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Aston Villa and Arsenal provide an example of the fungibility of narrative

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Following the last meeting between these two sides, the conventional wisdom suggested that Arsene Wenger was a man whose time was up and that Paul Lambert was a legend in the making. Five months later, it would appear as though things have changed.

Clive Mason

The last time I wrote about a matchup between these two sides, things were quite a bit different on both fronts; Aston Villa were coming off a productive summer transfer window on the back of a promising end to the 2012-13 season and spirits were high. It was a different story where Arsenal were concerned; with the close of the transfer window rapidly approaching the club had yet to make a significant addition, and questions over whether the club's leadership-including Arsene Wenger-were right to take the club forward were beginning to grow louder.

The result that day certainly didn't help matters; it was the kind of performance Villa fans spent the summer dreaming of, their counter-attacking game working to perfection, not letting down a performance from the defense the likes of which would have been a dream just a year prior. Arsenal were still the more refined side, of course, but Villa played excellent football that played to their strengths and won a deserved and emphatic victory at the Emirates, as good an omen for the season's first game as could be expected.

And then, things took a turn. Arsenal would win their next 10 games across all competitions, and didn't suffer their first loss in the Premier League until November 10th. The Gunners spent the majority of the first half of the season at the top of the table, splashing the cash on club-record signing Mesut Özil and going on the play some of their best football in years along the way. Villa, meanwhile, has been Villa, and if you're reading this the chances are quite good you're painfully aware of what that's entailed. It's difficult to say that the opening game of the season hasn't been the high point so far, and though Villa sit 11th in the table they're just 5 points ahead of the drop and seemingly in for yet another battle for survival. What's more, they've badly regressed in terms of their style and watchability, and though results are clearly the most important thing it's difficult to see performances like the one they put in back in August as delivering any less in terms of points.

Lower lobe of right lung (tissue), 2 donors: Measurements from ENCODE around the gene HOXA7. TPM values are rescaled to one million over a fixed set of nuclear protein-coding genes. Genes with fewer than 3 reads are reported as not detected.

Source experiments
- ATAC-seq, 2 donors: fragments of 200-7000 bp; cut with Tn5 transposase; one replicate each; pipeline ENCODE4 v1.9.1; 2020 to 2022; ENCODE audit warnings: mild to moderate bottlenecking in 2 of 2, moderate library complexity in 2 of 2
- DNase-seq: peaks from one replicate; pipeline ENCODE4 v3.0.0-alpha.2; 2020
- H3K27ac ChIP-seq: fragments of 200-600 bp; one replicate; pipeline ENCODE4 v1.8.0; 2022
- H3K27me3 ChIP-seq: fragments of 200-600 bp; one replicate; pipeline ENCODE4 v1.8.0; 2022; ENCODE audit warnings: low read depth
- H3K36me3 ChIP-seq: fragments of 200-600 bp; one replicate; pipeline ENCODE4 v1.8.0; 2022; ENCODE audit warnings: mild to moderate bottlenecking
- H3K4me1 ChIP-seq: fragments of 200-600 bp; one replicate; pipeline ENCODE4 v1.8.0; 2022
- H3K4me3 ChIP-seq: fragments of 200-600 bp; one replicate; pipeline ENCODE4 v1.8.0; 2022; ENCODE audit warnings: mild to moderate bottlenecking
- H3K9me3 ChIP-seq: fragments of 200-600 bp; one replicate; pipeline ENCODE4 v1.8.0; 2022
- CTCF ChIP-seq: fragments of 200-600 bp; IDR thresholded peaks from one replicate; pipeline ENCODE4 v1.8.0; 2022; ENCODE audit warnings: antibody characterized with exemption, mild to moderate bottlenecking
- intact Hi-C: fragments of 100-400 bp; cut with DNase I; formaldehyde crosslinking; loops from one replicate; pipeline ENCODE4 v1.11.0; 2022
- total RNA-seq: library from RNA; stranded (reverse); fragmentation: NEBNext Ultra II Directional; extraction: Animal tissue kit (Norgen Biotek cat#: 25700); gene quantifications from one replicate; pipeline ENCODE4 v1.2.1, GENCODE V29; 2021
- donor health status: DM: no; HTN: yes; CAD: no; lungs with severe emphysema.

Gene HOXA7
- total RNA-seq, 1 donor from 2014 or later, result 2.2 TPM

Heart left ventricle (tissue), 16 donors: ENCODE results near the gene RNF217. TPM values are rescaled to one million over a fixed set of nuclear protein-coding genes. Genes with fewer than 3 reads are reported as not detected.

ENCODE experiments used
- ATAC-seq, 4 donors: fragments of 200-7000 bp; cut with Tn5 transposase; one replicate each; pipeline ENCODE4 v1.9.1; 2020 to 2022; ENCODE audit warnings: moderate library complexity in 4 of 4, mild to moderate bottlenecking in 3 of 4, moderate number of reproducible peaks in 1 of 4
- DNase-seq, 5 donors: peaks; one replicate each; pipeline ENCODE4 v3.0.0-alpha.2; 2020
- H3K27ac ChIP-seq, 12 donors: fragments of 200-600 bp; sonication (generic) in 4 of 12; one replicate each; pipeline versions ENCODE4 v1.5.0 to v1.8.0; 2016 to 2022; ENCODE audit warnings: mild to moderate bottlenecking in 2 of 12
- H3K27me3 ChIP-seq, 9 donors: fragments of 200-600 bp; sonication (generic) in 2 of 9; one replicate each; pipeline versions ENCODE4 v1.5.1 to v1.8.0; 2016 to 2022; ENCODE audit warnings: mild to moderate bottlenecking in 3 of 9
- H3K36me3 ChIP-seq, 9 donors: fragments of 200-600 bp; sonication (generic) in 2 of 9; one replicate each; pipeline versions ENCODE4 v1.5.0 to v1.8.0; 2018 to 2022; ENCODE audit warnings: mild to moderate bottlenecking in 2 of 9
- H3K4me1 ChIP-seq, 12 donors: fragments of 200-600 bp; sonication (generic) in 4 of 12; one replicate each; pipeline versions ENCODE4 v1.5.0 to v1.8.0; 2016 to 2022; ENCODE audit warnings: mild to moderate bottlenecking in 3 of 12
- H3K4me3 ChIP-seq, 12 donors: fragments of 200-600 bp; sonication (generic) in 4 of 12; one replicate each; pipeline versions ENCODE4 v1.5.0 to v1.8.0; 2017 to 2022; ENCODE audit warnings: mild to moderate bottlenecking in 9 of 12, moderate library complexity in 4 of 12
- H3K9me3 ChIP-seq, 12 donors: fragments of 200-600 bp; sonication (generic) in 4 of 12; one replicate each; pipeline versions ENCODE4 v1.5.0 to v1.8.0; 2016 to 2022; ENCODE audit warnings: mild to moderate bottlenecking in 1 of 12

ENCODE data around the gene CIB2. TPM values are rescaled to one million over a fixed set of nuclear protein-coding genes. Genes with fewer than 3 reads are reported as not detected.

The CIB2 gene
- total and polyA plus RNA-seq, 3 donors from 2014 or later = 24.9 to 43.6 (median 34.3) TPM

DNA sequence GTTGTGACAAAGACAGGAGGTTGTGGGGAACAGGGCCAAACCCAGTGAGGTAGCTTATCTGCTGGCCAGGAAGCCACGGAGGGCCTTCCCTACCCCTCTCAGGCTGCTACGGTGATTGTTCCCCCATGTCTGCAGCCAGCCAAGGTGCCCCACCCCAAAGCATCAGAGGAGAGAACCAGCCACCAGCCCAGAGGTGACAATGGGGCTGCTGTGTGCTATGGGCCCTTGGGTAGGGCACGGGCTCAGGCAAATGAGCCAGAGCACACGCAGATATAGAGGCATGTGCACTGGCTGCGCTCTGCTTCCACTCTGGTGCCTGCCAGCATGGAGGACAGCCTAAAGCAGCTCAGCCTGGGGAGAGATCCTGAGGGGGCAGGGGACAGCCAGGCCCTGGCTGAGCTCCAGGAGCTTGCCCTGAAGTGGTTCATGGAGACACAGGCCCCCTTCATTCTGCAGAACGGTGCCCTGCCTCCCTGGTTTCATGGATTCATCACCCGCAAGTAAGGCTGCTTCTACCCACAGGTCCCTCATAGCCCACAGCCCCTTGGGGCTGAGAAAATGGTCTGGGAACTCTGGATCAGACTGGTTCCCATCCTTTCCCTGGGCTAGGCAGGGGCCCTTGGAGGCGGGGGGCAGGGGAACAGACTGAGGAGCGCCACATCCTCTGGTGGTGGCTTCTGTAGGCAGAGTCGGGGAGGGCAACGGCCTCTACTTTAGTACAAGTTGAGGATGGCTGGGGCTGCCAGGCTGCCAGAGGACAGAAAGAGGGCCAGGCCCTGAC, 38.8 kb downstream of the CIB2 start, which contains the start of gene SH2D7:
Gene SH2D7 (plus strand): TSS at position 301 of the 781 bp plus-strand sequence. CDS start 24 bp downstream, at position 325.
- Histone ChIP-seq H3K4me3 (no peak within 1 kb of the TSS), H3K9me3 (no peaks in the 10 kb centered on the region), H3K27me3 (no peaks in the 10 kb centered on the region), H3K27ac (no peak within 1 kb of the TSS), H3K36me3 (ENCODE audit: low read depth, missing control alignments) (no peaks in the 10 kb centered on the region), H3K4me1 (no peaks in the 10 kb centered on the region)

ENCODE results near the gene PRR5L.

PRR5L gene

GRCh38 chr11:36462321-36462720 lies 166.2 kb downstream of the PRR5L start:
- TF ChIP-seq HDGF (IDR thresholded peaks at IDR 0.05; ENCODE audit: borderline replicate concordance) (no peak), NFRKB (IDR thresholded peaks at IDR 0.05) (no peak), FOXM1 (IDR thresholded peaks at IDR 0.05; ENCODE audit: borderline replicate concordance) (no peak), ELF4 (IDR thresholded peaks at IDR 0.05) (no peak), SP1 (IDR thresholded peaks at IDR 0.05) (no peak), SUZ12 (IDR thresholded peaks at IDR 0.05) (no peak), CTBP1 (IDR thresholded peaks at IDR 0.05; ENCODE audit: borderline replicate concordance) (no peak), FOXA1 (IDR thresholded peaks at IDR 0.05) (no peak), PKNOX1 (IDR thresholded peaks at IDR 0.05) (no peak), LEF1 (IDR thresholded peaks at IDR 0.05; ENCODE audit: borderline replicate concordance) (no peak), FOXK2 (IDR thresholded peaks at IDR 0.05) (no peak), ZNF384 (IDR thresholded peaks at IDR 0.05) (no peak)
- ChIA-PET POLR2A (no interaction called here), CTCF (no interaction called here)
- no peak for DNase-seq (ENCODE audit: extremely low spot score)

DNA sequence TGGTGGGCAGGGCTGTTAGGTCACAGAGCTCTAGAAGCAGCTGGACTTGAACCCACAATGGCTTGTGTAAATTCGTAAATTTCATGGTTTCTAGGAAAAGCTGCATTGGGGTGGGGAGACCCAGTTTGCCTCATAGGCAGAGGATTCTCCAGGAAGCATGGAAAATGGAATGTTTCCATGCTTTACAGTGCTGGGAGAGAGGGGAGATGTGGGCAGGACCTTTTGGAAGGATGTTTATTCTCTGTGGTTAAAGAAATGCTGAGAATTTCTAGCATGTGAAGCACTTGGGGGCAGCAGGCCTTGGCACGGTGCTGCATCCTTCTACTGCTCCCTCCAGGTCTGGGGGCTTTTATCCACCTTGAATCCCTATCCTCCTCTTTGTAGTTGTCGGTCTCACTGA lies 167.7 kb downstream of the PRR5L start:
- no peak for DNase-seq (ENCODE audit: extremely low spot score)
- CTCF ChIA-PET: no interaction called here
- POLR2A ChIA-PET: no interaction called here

Playing at home clearly isn't any kind of solace for Villa fans, but (weirdly) Arsenal's place towards the top of the table may be; some of Villa's better performances have come against significantly more talented teams, and though random chance is the most likely explanation there's also something to the idea that Villa's counter-attack is more effective against teams that like to press forward and keep possession. Even if that's the case, Villa's defense and midfield need to show significant improvement over recent showings in order to have much of a chance. Suffice to say, that would come as a pretty major surprise.

This is why Villa's December was such a disappointment; failing to earn a single point from Palace, Stoke and Fulham made an already difficult start to the New Year a significantly more nervy proposition, and without and points from Arsenal or Liverpool, it's not far-fetched to think Villa could be into the bottom 5 before the end of the month. Given the way the season started, that's a rather depressing thought. The transfer window could help change the equation, but there's little reason to believe that the core of this team isn't going to be the group that will be depended on to get it done. They've beaten Arsenal once this season, and maybe there' some residual confidence left over from opening day that can inspire Villa to play up to the potential they showed in the early fall. But at the moment, it feels like a win over a team anywhere near the European places would require some kind of a miracle.